the end of the second century), the term Aoyi/oj, both absolutely

and in combination with irpaynareia, etc., is frequently employed ; 8

and the word is familiar in the writings of all the subsequent Aris

totelians. Previously, however, to Alexander, it is evident that

Aoyuoj had become a common designation of the

science; for it is once and again thus applied

by Cicero. 9 So much for the history of the word Logic, in so far

as regards its introduction and earlier employment. We have now

to consider its derivation and meaning.

It is derived from Ao yo?, and it had primarily

(b) its derivation and the same latitude and variety of signification as
meaning its original. What then did Xoyos signify? In

Twofold meaning of , , . p i j T<-

Ao/ os Greek this word had a twofold meaning. It

denoted both thought and its expression; it was

equivalent both to the ratio and to the oratio of the Latins. The

l B. iii. c. 3. "E X < 5 fcropfoi Xoy^v 6 E " * AnaL ?*? L 21 82j Phys ViiL 8;

Dubitationem quse non e rerum singularium Mtap/i., vi. 4. 17 rxi. 1.

(physicarum) contemplatione, sed e ratiocina- 7 L> sub imt - ~ ED

tione sola orta est." Waitz, ad Arist. Org., 8 See, especially, his commentary on the

vol. ii. p- 354. Logical and dialectical reason- Frior Analytics, f. 2 (SchoKa, ed, Brandis, p.

ing in Aristotle mean the same thing,-viz., 141), where he divides i \oyncr, re K al cr.A-

reasoning founded only on general principles X7r *PVI" into four branches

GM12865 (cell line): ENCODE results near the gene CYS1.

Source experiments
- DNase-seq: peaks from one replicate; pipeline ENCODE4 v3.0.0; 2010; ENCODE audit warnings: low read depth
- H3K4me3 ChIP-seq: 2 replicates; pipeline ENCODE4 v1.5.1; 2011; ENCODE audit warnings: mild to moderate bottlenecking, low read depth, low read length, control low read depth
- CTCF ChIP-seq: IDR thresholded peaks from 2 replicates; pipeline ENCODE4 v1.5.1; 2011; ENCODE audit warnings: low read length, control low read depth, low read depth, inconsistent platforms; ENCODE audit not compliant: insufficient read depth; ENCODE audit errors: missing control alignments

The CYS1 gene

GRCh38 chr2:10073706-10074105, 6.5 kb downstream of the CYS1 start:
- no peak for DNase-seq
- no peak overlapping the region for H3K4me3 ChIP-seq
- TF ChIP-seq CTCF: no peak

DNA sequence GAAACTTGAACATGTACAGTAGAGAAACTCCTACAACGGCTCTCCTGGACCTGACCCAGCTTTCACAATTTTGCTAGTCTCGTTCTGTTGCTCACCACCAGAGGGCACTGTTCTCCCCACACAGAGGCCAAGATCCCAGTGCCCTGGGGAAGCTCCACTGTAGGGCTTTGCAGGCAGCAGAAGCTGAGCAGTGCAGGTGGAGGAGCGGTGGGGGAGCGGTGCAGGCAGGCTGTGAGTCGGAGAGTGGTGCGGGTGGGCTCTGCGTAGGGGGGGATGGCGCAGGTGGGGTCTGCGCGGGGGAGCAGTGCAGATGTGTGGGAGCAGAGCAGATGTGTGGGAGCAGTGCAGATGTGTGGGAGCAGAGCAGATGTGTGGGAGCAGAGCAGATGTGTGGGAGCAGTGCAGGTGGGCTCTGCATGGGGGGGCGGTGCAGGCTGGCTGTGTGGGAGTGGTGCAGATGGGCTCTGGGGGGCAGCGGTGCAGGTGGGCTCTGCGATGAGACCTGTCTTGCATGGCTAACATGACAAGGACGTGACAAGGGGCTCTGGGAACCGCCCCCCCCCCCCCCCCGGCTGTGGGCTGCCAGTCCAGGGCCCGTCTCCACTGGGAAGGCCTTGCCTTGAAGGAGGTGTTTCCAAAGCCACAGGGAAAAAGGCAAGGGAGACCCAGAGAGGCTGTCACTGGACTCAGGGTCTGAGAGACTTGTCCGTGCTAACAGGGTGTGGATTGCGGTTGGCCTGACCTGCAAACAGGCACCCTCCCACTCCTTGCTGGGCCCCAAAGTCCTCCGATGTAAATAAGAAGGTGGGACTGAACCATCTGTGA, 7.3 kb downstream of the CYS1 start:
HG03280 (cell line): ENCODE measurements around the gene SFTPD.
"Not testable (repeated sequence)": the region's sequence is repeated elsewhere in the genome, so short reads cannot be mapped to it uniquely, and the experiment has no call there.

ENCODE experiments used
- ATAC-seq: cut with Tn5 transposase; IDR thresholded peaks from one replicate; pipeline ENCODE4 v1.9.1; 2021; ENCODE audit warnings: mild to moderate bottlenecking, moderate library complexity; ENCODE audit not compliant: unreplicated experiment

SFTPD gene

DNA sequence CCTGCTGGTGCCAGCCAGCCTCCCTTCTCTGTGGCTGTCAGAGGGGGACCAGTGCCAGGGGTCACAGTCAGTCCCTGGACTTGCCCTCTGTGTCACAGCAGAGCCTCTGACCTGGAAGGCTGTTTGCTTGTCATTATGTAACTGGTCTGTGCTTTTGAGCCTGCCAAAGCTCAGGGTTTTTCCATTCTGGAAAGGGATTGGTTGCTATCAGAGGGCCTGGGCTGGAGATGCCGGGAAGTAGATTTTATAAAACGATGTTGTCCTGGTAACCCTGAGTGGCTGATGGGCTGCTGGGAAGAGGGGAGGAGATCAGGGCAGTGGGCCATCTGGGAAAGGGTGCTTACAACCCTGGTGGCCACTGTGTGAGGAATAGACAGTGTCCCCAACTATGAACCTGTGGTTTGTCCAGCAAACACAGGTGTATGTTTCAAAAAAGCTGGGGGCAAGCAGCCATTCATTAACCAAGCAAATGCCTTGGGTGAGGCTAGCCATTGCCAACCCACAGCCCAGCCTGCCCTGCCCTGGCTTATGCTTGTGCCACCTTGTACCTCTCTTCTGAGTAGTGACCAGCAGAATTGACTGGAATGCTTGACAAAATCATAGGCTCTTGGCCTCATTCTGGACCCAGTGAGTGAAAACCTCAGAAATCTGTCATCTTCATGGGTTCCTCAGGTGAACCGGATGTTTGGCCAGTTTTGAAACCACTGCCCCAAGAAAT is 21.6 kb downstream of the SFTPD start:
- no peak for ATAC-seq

of probability, not on necessary truths or on or, , , and

special experiences. -EB. (ro^arr^. Here Logic is used in a wider

2 This expression occurs not in the Rhetoric, sense than the adjective and adverb bear m
but in the Metaphysics, B. iii. (iv.) c. 3, and B. Aristotle, while the cognate ******* re
xiii. (xiv.) c. 1 In the Rtetoric we find the tains its original sagn Ration. - Lr>
expression Xoyoi <ruAAo W o<, B. i. c. 1. 9 See De F.nious . ,; Tusc Qaas iv. 14

* Cicero probably borrowed this use

term from the Stoics, to whose founder, Zeno,

3 B. xiii. (xiv.) c. 1. Cf. De Gener. Arum., Laertiug (yii 39) agcribes the origin of the
ii. 8. ED. division of Philosophy into Logic, Physics,

4 B. i. c. 24 Eo. an( j Ethics, sometimes erroneously attributed

5 B. v. c. 1. ED. to Plato. ED.



LECT.I. LOGIC. 5

Greeks, in order to obviate the ambiguity thus arising from the
confusion of two different things under one expression, were com
pelled to add a differential epithet to the common term. Aristo

tle, to contradistinguish Aoyos, meaning thought,
HOW expressed by f ronl Xoyos, meaning speech, calls the former TOV

ecro), TOV Iv rfj i/or^, that within, that in the
mind; and the latter, iw w, that without}- The same distinc

tion came subsequently to be expressed by the

Aoyos evSta^eros, for thought, the verbum mentis /
and by Ao yos 7rpo</>opiKos, for language, the verbum oris. 2 It was nec
essary to give you this account of the ambiguity of the word Aoyos,
because the same passed intoats derivative Aoyi/oj ; and it also was
necessary that you should be made aware of the ambiguity in the
name of the science, because this again exerted an influence on the
views adopted in regard to the object-matter of the science.

But what, it may be asked, was the appellation of the science

before it had obtained the name of Logic? for,
Appellations of the ag j haye s ^ t j ie a oc trine had been discrimi-

science afterwards ... , . , / .

called Logic. nated, and even carried to a very high perfection,

before it received the designation by which it is
now generally known. The most ancient name for what was sub
sequently denominated Logic, was Dialectic. But this must be
understood with certain limitations. By Plato, the term dialectic is
frequently employed to mark out a particular section of philosophy.
But this section is, with Plato, not coextensive with the domain of
Logic ; it includes, indeed, Logic, but it does not exclude Metaphysic,
for it is conversant not only about the form, but about the matter